Wild Frontiers/via REUTERS
- The State Department this week announced a new risk indicator for its public travel advisories.
- The new indicator, signaling a risk of kidnapping, has been added to the notices for 35 countries.
- Mexico, Haiti, and the Philippines are on the list.
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The US State Department announced this week it was adding a "K" indicator to its public travel advisories to let American travelers know where they could be at risk of getting kidnapped or taken hostage.
"The new ‘K’ indicator is part of our ongoing commitment to provide clear and comprehensive travel safety information to US citizens so they can make informed travel decisions," the department said.
The agency has four levels of travel that it uses to let Americans know what to expect in each country:
- Exercise normal precautions
- Exercise increased caution
- Reconsider travel
- Do not travel
Currently, 14 countries are designated "do not travel", nearly all because of ongoing armed conflicts.
The new "K" indicator comes days after the kidnapping of US tourist Kimberly Sue Endicott and her guide, Jean Paul, in Uganda by captors who demanded a $500,000 ransom. The pair was rescued by Ugandan security forces last weekend.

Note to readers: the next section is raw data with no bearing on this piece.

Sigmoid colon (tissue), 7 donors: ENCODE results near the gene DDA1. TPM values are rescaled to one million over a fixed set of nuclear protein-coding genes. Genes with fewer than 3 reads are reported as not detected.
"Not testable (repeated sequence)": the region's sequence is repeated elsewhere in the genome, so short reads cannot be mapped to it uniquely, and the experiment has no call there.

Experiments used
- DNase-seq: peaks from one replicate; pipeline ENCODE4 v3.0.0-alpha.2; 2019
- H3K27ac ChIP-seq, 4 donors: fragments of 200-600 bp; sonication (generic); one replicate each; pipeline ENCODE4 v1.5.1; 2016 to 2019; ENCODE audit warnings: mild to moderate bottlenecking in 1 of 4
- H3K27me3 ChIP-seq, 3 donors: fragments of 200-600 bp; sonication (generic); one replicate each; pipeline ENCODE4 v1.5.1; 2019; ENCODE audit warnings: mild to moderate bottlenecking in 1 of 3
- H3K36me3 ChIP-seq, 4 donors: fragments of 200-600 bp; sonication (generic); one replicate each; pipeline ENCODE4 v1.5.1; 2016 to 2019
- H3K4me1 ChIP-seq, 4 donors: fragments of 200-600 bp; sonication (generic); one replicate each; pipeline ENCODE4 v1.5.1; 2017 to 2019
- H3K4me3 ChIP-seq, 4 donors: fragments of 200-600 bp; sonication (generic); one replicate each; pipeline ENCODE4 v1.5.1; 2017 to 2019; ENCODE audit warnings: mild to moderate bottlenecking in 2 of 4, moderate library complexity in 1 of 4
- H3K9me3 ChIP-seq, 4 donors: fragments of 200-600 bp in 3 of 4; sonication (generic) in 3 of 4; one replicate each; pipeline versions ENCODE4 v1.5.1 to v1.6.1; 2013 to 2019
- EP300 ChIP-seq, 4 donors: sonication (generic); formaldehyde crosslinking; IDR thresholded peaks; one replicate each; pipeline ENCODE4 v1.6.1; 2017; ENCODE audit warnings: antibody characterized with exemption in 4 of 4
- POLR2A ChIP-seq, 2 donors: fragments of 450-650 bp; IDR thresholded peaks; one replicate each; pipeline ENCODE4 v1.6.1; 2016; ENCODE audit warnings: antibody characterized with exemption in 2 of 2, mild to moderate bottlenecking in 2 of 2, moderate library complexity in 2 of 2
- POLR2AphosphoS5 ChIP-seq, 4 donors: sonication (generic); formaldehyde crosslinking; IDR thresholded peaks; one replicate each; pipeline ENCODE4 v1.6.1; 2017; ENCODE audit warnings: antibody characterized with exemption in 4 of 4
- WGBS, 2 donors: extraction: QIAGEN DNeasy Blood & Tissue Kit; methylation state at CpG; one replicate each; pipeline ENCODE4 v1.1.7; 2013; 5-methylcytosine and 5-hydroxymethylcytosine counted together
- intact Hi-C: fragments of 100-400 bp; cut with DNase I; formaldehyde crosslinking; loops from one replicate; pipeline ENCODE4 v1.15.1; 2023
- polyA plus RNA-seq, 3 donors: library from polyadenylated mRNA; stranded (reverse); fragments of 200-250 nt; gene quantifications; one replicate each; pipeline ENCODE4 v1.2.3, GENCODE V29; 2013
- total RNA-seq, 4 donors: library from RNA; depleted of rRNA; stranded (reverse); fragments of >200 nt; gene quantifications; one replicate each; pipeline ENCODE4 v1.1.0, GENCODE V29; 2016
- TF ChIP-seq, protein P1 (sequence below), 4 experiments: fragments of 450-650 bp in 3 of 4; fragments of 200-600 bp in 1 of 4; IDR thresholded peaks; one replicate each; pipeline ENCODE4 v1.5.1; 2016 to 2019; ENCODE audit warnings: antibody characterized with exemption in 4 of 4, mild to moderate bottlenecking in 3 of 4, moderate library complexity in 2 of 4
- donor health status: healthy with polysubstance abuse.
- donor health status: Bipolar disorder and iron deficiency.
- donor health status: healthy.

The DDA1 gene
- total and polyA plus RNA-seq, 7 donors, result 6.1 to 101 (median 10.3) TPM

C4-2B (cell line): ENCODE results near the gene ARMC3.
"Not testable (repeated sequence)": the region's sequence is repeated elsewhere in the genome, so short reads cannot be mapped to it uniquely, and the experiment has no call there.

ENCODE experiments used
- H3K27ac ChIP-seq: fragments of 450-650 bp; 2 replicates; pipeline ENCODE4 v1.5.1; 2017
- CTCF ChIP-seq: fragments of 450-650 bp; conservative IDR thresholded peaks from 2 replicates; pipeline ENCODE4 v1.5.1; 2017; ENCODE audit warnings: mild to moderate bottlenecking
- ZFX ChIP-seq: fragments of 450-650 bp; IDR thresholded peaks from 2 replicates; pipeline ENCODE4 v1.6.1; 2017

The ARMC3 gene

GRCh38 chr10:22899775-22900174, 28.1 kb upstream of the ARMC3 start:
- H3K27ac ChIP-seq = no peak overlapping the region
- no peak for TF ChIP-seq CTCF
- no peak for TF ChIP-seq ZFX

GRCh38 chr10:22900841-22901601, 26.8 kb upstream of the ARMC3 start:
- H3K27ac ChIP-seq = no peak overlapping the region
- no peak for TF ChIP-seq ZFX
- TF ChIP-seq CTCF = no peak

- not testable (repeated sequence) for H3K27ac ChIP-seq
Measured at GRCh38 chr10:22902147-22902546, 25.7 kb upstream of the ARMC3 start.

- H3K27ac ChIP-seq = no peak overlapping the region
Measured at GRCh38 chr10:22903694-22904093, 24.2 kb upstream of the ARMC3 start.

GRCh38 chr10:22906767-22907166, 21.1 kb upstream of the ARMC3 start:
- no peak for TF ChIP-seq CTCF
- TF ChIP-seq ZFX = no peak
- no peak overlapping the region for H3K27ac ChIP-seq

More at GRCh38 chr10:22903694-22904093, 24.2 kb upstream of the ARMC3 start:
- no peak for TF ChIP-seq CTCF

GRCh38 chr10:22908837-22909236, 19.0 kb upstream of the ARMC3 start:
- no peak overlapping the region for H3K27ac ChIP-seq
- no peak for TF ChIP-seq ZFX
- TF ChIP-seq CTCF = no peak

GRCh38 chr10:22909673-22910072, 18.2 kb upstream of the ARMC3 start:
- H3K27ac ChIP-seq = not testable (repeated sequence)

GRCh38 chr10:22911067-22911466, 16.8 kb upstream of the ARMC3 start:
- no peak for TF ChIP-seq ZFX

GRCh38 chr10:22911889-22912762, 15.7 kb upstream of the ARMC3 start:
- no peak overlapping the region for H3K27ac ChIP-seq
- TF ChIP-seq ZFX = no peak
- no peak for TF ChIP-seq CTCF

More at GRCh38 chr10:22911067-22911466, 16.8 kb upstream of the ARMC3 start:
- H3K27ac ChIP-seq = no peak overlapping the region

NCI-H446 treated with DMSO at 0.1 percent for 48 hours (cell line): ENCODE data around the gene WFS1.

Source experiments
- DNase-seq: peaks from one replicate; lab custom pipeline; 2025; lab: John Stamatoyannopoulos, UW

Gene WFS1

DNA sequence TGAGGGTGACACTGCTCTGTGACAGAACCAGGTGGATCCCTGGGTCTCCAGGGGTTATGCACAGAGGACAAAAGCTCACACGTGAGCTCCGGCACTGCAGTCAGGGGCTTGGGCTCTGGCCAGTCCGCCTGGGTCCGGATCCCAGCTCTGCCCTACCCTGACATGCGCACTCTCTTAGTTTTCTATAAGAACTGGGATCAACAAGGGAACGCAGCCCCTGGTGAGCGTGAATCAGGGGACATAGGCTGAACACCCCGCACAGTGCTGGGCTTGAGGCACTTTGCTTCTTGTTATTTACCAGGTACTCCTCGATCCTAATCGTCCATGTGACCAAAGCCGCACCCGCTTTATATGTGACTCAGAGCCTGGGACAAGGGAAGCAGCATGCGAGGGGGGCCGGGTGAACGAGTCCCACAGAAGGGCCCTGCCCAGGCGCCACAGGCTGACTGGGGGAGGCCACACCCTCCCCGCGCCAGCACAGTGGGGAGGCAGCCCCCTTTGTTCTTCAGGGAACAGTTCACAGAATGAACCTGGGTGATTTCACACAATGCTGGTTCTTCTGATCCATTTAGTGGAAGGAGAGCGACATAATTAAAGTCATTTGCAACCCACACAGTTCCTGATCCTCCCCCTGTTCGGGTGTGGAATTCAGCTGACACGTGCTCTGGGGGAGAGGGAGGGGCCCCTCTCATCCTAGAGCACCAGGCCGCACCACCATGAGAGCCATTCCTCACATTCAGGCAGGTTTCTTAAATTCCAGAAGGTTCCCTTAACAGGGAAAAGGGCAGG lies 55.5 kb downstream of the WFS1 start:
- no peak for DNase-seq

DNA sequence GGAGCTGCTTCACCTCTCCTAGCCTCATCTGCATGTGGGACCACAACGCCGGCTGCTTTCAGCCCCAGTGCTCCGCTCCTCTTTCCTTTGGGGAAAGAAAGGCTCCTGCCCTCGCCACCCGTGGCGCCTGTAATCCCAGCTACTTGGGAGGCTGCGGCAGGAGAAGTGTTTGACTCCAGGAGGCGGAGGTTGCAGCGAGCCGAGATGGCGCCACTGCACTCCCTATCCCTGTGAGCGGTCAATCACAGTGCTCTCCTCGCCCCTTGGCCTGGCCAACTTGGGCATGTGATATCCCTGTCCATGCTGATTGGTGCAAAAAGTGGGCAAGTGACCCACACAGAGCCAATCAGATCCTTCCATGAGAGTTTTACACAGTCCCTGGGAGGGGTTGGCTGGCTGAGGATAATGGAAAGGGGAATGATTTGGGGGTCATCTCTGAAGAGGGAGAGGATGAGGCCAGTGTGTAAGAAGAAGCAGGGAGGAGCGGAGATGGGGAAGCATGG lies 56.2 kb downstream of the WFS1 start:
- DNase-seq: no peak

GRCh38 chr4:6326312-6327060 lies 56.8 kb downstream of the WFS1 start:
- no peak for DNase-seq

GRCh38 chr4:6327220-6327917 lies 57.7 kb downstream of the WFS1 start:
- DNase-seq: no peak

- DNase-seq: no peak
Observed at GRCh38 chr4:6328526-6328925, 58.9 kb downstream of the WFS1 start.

Endicott and Jean Paul were abducted near Uganda’s border with Congo. Since then, the State Department has added the "K" indicator to the travel advisories for those two countries and 33 others, all of which we’ve rounded up here.
Here’s a map of the 35 countries on the list:
Shayanne Gal/Business Insider
While some countries on this list are classified level one or two overall, many have areas within them where there is a higher chance of risks like kidnapping, crime, civil unrest, and terrorism.
Afghanistan — Level 4: Do not travel
The State Department warns of crime, terrorism, civil unrest, kidnapping, and armed conflict.
Algeria — Level 2: Exercise increased caution
The State Department warns of terrorism and kidnapping in the Sahara Desert.
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